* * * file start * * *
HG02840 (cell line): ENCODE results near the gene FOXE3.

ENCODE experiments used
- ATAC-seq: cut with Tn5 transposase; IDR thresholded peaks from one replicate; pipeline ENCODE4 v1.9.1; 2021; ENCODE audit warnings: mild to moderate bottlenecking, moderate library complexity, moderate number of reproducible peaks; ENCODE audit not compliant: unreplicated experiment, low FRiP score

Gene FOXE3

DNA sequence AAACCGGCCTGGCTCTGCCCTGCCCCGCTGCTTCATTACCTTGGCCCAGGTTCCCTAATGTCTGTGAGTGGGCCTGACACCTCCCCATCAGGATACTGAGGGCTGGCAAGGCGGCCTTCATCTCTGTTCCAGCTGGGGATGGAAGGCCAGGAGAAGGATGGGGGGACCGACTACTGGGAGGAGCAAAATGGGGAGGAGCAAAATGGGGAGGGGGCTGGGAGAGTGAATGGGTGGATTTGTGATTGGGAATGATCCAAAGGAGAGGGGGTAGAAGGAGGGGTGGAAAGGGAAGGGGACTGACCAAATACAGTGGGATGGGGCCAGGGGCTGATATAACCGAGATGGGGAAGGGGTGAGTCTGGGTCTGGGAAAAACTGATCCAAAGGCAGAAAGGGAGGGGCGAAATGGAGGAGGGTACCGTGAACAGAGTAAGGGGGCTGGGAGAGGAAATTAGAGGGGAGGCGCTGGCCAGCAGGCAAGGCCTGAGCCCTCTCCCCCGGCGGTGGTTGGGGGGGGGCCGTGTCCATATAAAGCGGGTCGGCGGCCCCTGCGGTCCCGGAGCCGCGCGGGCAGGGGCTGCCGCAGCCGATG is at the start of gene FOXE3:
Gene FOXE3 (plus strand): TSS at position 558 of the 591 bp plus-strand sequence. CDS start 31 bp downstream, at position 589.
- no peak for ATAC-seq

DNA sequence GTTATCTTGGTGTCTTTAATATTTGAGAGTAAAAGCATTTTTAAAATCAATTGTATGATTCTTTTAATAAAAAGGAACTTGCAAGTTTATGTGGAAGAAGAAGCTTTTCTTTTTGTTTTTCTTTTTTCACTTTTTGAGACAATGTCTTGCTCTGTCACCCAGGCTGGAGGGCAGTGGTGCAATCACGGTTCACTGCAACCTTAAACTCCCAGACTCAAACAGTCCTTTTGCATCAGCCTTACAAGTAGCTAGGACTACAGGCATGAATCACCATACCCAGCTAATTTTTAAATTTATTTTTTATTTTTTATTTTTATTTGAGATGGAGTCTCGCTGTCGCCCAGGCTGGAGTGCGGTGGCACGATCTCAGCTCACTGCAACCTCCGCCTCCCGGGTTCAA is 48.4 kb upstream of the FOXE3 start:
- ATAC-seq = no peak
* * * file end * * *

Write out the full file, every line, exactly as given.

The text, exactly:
HG02840 (cell line): ENCODE results near the gene FOXE3.

ENCODE experiments used
- ATAC-seq: cut with Tn5 transposase; IDR thresholded peaks from one replicate; pipeline ENCODE4 v1.9.1; 2021; ENCODE audit warnings: mild to moderate bottlenecking, moderate library complexity, moderate number of reproducible peaks; ENCODE audit not compliant: unreplicated experiment, low FRiP score

Gene FOXE3

DNA sequence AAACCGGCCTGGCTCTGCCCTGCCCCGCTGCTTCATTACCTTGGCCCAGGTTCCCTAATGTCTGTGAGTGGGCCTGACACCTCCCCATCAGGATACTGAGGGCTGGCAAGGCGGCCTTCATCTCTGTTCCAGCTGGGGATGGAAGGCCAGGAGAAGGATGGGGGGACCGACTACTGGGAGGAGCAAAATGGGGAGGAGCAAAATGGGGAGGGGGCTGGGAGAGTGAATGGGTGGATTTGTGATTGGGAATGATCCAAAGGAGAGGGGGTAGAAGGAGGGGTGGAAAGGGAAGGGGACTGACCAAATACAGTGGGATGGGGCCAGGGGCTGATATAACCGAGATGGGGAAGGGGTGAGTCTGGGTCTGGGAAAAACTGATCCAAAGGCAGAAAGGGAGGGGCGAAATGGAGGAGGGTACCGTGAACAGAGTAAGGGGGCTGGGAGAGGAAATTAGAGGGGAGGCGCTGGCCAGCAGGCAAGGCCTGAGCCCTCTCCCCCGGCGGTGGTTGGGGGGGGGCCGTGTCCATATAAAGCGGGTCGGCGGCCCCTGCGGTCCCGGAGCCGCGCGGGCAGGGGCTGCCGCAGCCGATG is at the start of gene FOXE3:
Gene FOXE3 (plus strand): TSS at position 558 of the 591 bp plus-strand sequence. CDS start 31 bp downstream, at position 589.
- no peak for ATAC-seq

DNA sequence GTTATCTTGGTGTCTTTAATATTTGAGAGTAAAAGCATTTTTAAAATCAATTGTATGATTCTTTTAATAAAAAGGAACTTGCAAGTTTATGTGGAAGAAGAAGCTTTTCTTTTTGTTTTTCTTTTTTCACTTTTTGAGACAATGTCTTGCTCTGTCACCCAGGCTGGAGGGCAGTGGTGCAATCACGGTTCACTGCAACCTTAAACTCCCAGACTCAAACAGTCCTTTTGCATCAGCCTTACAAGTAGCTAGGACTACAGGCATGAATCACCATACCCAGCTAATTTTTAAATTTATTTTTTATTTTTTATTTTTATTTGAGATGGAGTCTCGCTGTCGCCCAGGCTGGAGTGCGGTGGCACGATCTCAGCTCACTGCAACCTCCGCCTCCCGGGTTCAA is 48.4 kb upstream of the FOXE3 start:
- ATAC-seq = no peak